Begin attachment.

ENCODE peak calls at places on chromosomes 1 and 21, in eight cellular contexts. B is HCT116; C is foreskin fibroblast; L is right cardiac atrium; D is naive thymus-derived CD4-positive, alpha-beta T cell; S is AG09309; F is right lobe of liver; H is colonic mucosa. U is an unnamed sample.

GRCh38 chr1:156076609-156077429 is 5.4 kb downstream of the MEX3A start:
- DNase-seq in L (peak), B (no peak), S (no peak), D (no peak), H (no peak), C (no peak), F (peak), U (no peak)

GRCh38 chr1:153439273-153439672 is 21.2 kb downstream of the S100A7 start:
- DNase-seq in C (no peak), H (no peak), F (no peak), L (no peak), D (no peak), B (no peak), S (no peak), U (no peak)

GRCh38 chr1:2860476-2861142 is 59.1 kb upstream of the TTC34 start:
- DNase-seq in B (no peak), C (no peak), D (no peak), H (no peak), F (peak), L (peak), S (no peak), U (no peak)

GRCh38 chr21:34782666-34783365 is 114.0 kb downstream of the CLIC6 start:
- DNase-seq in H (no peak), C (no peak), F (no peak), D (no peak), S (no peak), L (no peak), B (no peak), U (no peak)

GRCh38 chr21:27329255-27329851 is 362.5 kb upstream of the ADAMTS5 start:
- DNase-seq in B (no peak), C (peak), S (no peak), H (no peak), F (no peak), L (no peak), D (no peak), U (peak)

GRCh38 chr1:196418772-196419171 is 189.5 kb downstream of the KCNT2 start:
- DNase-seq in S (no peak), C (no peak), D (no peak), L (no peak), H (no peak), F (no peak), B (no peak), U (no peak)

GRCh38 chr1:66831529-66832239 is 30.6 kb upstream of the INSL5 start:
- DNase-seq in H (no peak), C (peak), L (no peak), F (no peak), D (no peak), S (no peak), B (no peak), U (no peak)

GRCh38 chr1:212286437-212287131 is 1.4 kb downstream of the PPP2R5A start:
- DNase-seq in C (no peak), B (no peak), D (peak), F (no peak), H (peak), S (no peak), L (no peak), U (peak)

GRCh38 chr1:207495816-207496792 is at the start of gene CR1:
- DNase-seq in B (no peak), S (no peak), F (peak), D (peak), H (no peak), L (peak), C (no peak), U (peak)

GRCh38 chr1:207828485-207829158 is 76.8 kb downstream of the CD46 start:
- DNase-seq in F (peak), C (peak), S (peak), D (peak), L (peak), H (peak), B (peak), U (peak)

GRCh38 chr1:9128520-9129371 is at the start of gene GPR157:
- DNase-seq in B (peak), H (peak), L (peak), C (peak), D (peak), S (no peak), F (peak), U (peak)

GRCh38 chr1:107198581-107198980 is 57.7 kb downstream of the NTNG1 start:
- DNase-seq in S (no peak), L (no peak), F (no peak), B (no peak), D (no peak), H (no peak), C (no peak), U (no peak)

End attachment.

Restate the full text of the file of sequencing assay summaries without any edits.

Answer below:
ENCODE peak calls at places on chromosomes 1 and 21, in eight cellular contexts. B is HCT116; C is foreskin fibroblast; L is right cardiac atrium; D is naive thymus-derived CD4-positive, alpha-beta T cell; S is AG09309; F is right lobe of liver; H is colonic mucosa. U is an unnamed sample.

GRCh38 chr1:156076609-156077429 is 5.4 kb downstream of the MEX3A start:
- DNase-seq in L (peak), B (no peak), S (no peak), D (no peak), H (no peak), C (no peak), F (peak), U (no peak)

GRCh38 chr1:153439273-153439672 is 21.2 kb downstream of the S100A7 start:
- DNase-seq in C (no peak), H (no peak), F (no peak), L (no peak), D (no peak), B (no peak), S (no peak), U (no peak)

GRCh38 chr1:2860476-2861142 is 59.1 kb upstream of the TTC34 start:
- DNase-seq in B (no peak), C (no peak), D (no peak), H (no peak), F (peak), L (peak), S (no peak), U (no peak)

GRCh38 chr21:34782666-34783365 is 114.0 kb downstream of the CLIC6 start:
- DNase-seq in H (no peak), C (no peak), F (no peak), D (no peak), S (no peak), L (no peak), B (no peak), U (no peak)

GRCh38 chr21:27329255-27329851 is 362.5 kb upstream of the ADAMTS5 start:
- DNase-seq in B (no peak), C (peak), S (no peak), H (no peak), F (no peak), L (no peak), D (no peak), U (peak)

GRCh38 chr1:196418772-196419171 is 189.5 kb downstream of the KCNT2 start:
- DNase-seq in S (no peak), C (no peak), D (no peak), L (no peak), H (no peak), F (no peak), B (no peak), U (no peak)

GRCh38 chr1:66831529-66832239 is 30.6 kb upstream of the INSL5 start:
- DNase-seq in H (no peak), C (peak), L (no peak), F (no peak), D (no peak), S (no peak), B (no peak), U (no peak)

GRCh38 chr1:212286437-212287131 is 1.4 kb downstream of the PPP2R5A start:
- DNase-seq in C (no peak), B (no peak), D (peak), F (no peak), H (peak), S (no peak), L (no peak), U (peak)

GRCh38 chr1:207495816-207496792 is at the start of gene CR1:
- DNase-seq in B (no peak), S (no peak), F (peak), D (peak), H (no peak), L (peak), C (no peak), U (peak)

GRCh38 chr1:207828485-207829158 is 76.8 kb downstream of the CD46 start:
- DNase-seq in F (peak), C (peak), S (peak), D (peak), L (peak), H (peak), B (peak), U (peak)

GRCh38 chr1:9128520-9129371 is at the start of gene GPR157:
- DNase-seq in B (peak), H (peak), L (peak), C (peak), D (peak), S (no peak), F (peak), U (peak)

GRCh38 chr1:107198581-107198980 is 57.7 kb downstream of the NTNG1 start:
- DNase-seq in S (no peak), L (no peak), F (no peak), B (no peak), D (no peak), H (no peak), C (no peak), U (no peak)